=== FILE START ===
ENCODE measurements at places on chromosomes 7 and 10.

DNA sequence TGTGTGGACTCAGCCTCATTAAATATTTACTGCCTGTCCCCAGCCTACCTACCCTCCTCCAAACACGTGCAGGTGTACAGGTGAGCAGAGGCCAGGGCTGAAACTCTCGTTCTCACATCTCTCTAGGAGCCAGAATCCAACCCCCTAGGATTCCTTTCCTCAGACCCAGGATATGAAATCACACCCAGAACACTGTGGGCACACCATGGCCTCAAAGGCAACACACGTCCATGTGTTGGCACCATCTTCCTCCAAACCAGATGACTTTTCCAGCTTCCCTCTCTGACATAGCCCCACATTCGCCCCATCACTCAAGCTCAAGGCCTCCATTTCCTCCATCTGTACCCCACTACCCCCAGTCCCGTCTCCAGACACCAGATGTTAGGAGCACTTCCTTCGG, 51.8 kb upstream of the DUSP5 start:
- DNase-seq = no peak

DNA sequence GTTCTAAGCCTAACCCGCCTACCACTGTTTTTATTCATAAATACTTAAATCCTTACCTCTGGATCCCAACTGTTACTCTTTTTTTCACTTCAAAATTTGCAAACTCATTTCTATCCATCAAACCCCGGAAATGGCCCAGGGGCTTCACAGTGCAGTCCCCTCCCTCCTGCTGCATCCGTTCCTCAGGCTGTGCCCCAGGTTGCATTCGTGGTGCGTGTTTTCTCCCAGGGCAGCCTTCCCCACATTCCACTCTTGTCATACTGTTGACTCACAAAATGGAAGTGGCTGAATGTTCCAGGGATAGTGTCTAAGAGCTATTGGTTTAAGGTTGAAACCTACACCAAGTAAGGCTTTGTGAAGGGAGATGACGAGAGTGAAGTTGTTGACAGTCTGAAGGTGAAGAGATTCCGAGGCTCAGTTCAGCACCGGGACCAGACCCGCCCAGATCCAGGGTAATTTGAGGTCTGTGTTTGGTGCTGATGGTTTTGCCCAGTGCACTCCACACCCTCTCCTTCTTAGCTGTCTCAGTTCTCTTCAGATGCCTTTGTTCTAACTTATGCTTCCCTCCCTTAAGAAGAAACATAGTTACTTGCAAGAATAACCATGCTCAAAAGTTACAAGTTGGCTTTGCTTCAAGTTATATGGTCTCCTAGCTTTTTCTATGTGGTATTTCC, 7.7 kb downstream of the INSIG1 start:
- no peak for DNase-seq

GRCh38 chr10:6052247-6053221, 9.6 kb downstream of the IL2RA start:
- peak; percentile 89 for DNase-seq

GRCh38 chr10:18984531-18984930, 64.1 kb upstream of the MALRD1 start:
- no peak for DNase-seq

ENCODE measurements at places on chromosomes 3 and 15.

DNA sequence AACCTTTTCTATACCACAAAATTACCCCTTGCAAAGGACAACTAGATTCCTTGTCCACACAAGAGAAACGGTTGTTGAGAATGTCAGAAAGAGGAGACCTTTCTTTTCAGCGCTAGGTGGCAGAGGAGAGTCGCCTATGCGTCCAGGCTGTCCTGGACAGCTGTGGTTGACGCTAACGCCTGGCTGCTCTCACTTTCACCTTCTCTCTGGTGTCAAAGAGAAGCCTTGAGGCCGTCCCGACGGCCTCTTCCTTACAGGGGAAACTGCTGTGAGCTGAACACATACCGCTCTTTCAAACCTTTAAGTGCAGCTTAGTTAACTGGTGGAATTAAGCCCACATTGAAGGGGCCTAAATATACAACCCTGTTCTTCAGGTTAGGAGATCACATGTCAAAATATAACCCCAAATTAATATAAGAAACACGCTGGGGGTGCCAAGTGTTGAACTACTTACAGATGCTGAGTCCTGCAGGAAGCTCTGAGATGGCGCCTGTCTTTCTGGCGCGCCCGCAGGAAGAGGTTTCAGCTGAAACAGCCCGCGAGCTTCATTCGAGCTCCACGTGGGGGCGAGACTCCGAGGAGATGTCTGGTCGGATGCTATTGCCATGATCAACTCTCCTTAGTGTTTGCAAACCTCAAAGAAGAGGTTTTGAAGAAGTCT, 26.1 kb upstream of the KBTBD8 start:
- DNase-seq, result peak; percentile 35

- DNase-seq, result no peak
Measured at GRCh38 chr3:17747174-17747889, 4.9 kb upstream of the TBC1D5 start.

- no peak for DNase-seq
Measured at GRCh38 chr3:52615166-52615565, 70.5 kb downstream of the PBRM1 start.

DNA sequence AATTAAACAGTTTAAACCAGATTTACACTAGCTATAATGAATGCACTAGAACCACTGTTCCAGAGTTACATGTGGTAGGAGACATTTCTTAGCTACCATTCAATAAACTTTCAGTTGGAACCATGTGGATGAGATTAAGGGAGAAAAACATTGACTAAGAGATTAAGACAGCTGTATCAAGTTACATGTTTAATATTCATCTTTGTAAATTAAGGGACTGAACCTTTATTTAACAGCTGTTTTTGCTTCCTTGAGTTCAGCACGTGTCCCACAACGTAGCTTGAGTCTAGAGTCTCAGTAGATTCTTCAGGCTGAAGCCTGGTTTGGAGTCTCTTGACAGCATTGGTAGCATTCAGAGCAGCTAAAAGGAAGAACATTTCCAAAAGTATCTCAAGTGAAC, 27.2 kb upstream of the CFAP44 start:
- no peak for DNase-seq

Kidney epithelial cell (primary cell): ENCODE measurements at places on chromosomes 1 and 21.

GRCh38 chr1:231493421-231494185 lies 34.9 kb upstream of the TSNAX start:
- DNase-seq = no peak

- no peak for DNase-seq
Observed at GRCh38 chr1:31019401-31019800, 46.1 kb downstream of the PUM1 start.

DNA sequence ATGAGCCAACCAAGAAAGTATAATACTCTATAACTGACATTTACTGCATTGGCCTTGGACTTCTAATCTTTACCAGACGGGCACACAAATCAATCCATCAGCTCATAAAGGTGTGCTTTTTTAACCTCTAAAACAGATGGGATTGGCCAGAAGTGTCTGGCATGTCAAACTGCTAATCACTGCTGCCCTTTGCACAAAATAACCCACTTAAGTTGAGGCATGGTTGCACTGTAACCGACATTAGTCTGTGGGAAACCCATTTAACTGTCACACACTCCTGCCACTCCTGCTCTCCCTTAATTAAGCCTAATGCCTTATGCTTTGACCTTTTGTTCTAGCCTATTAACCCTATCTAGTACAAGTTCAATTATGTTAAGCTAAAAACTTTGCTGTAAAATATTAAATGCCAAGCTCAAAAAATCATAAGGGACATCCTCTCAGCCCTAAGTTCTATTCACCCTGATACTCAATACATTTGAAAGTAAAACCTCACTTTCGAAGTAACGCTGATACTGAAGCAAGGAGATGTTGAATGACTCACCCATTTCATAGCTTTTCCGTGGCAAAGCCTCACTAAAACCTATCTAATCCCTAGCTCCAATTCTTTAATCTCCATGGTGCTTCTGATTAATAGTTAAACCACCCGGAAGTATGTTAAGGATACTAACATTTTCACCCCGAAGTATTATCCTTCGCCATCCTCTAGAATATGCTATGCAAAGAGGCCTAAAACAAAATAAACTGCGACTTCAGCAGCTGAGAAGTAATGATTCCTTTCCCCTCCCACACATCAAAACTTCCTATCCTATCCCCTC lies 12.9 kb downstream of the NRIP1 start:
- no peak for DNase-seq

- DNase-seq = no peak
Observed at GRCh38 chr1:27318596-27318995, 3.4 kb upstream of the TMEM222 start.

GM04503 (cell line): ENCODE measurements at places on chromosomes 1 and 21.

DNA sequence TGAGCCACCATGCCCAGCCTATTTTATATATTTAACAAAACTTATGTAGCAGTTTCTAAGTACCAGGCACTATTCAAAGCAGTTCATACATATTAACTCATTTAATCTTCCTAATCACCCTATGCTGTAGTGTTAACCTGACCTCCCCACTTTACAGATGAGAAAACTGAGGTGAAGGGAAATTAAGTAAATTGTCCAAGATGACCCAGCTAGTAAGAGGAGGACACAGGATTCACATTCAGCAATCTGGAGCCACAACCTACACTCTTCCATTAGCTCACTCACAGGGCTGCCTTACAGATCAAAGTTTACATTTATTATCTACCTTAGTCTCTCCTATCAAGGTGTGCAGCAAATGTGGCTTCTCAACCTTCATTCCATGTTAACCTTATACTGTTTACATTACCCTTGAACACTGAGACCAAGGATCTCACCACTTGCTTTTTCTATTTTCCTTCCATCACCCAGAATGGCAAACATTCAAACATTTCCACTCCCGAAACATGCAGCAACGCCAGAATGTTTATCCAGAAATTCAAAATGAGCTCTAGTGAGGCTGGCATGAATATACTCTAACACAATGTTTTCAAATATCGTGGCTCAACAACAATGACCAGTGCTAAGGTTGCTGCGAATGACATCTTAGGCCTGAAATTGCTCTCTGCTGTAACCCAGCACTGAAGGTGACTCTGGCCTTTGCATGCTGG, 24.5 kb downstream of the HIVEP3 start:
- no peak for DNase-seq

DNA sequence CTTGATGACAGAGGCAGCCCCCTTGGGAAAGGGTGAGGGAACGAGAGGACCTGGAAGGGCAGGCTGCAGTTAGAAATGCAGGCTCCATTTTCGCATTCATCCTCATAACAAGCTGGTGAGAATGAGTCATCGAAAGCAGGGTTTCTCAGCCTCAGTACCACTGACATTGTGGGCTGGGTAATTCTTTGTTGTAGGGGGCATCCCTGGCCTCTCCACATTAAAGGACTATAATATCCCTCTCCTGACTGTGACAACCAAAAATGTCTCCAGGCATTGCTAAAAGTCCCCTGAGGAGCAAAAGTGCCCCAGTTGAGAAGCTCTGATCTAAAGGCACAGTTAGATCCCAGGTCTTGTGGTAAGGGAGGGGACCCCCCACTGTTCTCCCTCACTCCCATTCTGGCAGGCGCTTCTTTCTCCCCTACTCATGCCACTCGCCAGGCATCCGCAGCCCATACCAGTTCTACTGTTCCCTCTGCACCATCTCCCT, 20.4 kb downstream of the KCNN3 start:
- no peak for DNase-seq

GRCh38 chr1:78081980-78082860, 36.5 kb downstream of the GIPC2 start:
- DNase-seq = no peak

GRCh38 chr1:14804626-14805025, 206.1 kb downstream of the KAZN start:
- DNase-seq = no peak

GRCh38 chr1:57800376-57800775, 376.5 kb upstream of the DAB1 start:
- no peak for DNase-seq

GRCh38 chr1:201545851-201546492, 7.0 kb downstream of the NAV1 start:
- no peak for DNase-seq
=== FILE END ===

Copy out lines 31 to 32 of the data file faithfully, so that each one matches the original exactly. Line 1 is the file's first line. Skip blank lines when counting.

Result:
DNA sequence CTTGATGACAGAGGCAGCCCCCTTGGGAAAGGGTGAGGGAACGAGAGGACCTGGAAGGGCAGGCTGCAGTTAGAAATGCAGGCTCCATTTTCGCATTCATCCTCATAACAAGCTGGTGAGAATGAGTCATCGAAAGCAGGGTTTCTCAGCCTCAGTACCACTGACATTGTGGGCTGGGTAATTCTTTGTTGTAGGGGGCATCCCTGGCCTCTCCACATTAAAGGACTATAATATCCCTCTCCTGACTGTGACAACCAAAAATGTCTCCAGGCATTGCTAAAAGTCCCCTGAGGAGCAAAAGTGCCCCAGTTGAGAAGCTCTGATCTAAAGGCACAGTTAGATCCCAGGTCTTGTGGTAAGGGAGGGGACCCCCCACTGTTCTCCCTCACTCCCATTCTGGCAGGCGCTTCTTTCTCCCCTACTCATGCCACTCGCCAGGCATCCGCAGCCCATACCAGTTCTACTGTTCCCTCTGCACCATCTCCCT, 20.4 kb downstream of the KCNN3 start:
- no peak for DNase-seq